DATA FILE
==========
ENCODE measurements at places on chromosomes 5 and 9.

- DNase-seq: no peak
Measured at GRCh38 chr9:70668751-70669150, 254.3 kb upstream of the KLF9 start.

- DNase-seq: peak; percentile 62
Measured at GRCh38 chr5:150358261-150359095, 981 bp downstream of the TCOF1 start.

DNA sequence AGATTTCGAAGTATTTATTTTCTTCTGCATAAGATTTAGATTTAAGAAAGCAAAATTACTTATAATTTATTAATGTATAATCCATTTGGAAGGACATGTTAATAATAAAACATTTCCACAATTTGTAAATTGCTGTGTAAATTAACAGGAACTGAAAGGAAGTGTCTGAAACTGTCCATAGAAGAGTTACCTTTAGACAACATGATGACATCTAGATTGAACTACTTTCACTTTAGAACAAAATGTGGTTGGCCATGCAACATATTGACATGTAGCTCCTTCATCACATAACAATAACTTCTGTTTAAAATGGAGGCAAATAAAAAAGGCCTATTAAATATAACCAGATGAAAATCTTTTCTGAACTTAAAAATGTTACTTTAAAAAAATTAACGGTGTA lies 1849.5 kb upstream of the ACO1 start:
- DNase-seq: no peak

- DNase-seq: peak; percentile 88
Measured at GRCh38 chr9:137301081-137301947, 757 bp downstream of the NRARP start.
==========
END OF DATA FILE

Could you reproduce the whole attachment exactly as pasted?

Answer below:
ENCODE measurements at places on chromosomes 5 and 9.

- DNase-seq: no peak
Measured at GRCh38 chr9:70668751-70669150, 254.3 kb upstream of the KLF9 start.

- DNase-seq: peak; percentile 62
Measured at GRCh38 chr5:150358261-150359095, 981 bp downstream of the TCOF1 start.

DNA sequence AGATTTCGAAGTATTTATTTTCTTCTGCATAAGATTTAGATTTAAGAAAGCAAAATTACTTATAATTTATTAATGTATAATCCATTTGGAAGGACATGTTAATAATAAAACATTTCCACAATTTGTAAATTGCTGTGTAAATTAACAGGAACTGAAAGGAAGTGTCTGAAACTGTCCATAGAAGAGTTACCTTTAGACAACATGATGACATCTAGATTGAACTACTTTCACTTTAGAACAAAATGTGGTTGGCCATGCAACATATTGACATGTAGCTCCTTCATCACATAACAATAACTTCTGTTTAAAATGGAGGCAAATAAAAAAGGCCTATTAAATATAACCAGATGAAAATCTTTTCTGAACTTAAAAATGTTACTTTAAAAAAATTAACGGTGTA lies 1849.5 kb upstream of the ACO1 start:
- DNase-seq: no peak

- DNase-seq: peak; percentile 88
Measured at GRCh38 chr9:137301081-137301947, 757 bp downstream of the NRARP start.